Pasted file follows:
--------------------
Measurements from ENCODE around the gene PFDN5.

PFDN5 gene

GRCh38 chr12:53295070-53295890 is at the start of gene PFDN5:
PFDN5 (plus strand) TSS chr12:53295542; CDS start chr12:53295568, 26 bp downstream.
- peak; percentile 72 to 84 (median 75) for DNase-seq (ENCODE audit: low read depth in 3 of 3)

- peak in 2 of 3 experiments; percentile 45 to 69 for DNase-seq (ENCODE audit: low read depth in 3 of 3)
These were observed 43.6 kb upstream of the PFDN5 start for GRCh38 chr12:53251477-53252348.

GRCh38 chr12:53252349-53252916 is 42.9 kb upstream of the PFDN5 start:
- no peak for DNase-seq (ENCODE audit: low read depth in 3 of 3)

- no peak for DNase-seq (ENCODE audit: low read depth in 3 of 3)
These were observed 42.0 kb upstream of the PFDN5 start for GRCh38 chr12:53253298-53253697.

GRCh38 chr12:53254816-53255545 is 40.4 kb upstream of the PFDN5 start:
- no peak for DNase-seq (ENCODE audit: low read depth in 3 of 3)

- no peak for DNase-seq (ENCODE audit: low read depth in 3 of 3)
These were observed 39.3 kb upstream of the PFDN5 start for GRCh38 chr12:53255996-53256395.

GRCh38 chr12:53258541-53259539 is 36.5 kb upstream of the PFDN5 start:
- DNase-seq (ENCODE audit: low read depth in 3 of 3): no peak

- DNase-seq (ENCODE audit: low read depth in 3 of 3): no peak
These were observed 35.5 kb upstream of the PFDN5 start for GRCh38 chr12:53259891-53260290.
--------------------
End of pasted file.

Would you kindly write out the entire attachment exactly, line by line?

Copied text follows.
Measurements from ENCODE around the gene PFDN5.

PFDN5 gene

GRCh38 chr12:53295070-53295890 is at the start of gene PFDN5:
PFDN5 (plus strand) TSS chr12:53295542; CDS start chr12:53295568, 26 bp downstream.
- peak; percentile 72 to 84 (median 75) for DNase-seq (ENCODE audit: low read depth in 3 of 3)

- peak in 2 of 3 experiments; percentile 45 to 69 for DNase-seq (ENCODE audit: low read depth in 3 of 3)
These were observed 43.6 kb upstream of the PFDN5 start for GRCh38 chr12:53251477-53252348.

GRCh38 chr12:53252349-53252916 is 42.9 kb upstream of the PFDN5 start:
- no peak for DNase-seq (ENCODE audit: low read depth in 3 of 3)

- no peak for DNase-seq (ENCODE audit: low read depth in 3 of 3)
These were observed 42.0 kb upstream of the PFDN5 start for GRCh38 chr12:53253298-53253697.

GRCh38 chr12:53254816-53255545 is 40.4 kb upstream of the PFDN5 start:
- no peak for DNase-seq (ENCODE audit: low read depth in 3 of 3)

- no peak for DNase-seq (ENCODE audit: low read depth in 3 of 3)
These were observed 39.3 kb upstream of the PFDN5 start for GRCh38 chr12:53255996-53256395.

GRCh38 chr12:53258541-53259539 is 36.5 kb upstream of the PFDN5 start:
- DNase-seq (ENCODE audit: low read depth in 3 of 3): no peak

- DNase-seq (ENCODE audit: low read depth in 3 of 3): no peak
These were observed 35.5 kb upstream of the PFDN5 start for GRCh38 chr12:53259891-53260290.